Offseason Moves: San Jose Sharks

07/14/2011 12:23 AM -  Chris Novak

Another disappointing season is now behind the San Jose Sharks as they prepare to embark on what should be another Stanley Cup run. For the second year in a row the Sharks were eliminated in the Western Conference Finals in lackluster fashion. Many conclusions can be brought up on why the Sharks cannot get over the hump and into the Stanley Cup Finals. But one simple reason is they were beat by better teams. Chicago and Vancouver were better skaters and faster than the Sharks. For a team that has won a President’s Trophy, been to the Western Conference Finals two years in a row, and is near the top in every statistical category, only minor tweaks would need to be made. However GM Doug Wilson isn’t one to shy away from an opportunity to grab players he so desires.

The Sharks were quick to re-sign one-time 30-goal scorer Devin Setoguchi to a three-year $9 million contract. And about as quick as they re-signed Setoguchi, he, along with prospect Charlie Coyle and the 28th overall draft pick in this year’s draft, was shipped out on draft day to Minnesota for 26-year-old defenseman Brent Burns. The first reaction was the Sharks overpaid by sending basically three first round picks over for Burns. But as we look at the cost to sign defenseman in free agency, i.e. Christian Ehrhoff (10 years, $40 million) and James Wisniewski (6 years, $33 million), was the price really that steep? Burns brings quick skating to a defense that lacks speed and puck handling in their zone.  Although still learning defense being a converted forward, he is still young enough at age 26 to anchor the Sharks blueline for some years. Burns, a former first round pick (20th overall), has produced very well in the NHL. At 6’5, 219 lbs., he brings a lot of size. Some question the trade with his contract expiring at the end of the 2011-12 season. However, Burns does have a history with Sharks coach Todd McLellan and could re-sign providing the Sharks with what they have been lacking.

The Sharks were not finished making changes. In a surprise move Doug Wilson traded away 30-year-old Dany Heatley for another Minnesota Wild in forward Martin Havlat. Heatley spent just two seasons with the Sharks. After demanding a trade out of Ottawa, he came to San Jose with high expectations from the fans to bring a cup to the city. After scoring 82 points in 82 games with 39 goals the first season, he fell to a disappointing 64 points in 80 games with only 26 goals last season. 64 points was his lowest total since being injured in the 2003-04 season. Heatley went on to win a gold medal at the Olympics, but when it came to the playoffs for the Sharks, he was nowhere to be found. Scoring just five goals and 22 points in 32 games with a (-9), he had Sharks fans wondering if his $7.5 million cap hit was worth the price. The Sharks took the opportunity to grab Havlat, the same age as Heatley, while opening up $2.5 million in cap space. The breathing room under the salary cap could help re-sign Burns and gives the Sharks a speedy, creative playmaker in Havlat. Havlat also brings playoff success, scoring 28 points in his last 26 playoff games. Given the chance to play with Jumbo Joe Thornton and Patrick Marleau, Havlat should have plenty of chances to put up points and give the Sharks more team speed.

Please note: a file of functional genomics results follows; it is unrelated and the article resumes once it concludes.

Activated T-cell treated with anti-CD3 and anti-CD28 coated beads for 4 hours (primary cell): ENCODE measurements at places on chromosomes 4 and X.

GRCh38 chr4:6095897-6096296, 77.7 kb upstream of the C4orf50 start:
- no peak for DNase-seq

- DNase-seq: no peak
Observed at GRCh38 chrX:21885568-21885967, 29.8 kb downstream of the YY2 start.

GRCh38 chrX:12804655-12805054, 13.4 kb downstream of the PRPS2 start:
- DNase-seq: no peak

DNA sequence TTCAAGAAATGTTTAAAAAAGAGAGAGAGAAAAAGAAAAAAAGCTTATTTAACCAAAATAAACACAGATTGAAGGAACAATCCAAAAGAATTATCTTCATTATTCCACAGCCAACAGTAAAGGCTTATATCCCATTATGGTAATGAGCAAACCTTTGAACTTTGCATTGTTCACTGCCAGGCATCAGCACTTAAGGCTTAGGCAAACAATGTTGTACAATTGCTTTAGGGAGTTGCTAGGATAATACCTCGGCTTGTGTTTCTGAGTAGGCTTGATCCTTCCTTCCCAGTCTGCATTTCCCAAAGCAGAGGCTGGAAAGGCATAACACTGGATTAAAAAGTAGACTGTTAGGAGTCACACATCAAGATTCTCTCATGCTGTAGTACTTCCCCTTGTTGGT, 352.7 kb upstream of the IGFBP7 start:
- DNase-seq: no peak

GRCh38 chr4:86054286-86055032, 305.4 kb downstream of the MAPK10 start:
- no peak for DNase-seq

Free agency is where the Sharks found some players that can fit key roles in the coming season. Michal Handzus comes over from the Kings on a two-year, $2.5 million deal. The Sharks fell sharply in the penalty kill last season and needed some fine tuning. Handzus comes from the fourth best penalty kill team and will likely spend a lot of time stopping other teams’ top guys from getting on the scoresheet. With the loss of Manny Malhotra and letting Scott Nichol walk, the Sharks are able to fill that void with 34-year-old Handzus. At 6’4” and 220 lbs., he gives the Sharks more size to an already big and rough team to play against. And not to say Handzus doesn’t have the offensive skill. He did score 20 goals just a couple seasons ago.

With the departure of Niclas Wallin, Ian White, and Kent Huskins, the Sharks now had to turn their sights on a defenseman that can stay at home. Jim Vandermeer could quietly be a great move for this Sharks team. Vandermeer won’t light any worlds on fire on offense, but can be a real pest in his zone. He can block shots and clog lanes with the best of them and will see plenty of time on the penalty kill. Vandermeer, in line with Douglas Murray, can prove to be very punishing to an opposing team. Vandermeer isn’t afraid to rough it up and is as tough as they come.

The Sharks also re-signed top restricted free agents Jamie McGinn and Ben Ferreiro. One of these players should fill the void left in the departure of Setoguchi and will get the first opportunity to make a quick impression on coach Todd McLellan.

The Sharks should once again compete for the Stanley Cup in the coming season. The Sharks have gained more size on an already big team and have gotten much faster, which is just what they need. The Sharks would love to see vast improvement from core young players in Logan Couture, Jason Demers, Marc-Edouard Vlasic, and #1 goaltender Antti Niemi.  The only piece missing to this puzzle now is a championship and a parade down Santa Clara Street in San Jose.

Have your team’s offseason moves made you pumped for the upcoming season? Are you thinking that you should be your team’s GM instead of the goofball that currently holds that spot?  Email and he may just hook you up on writing about your team.

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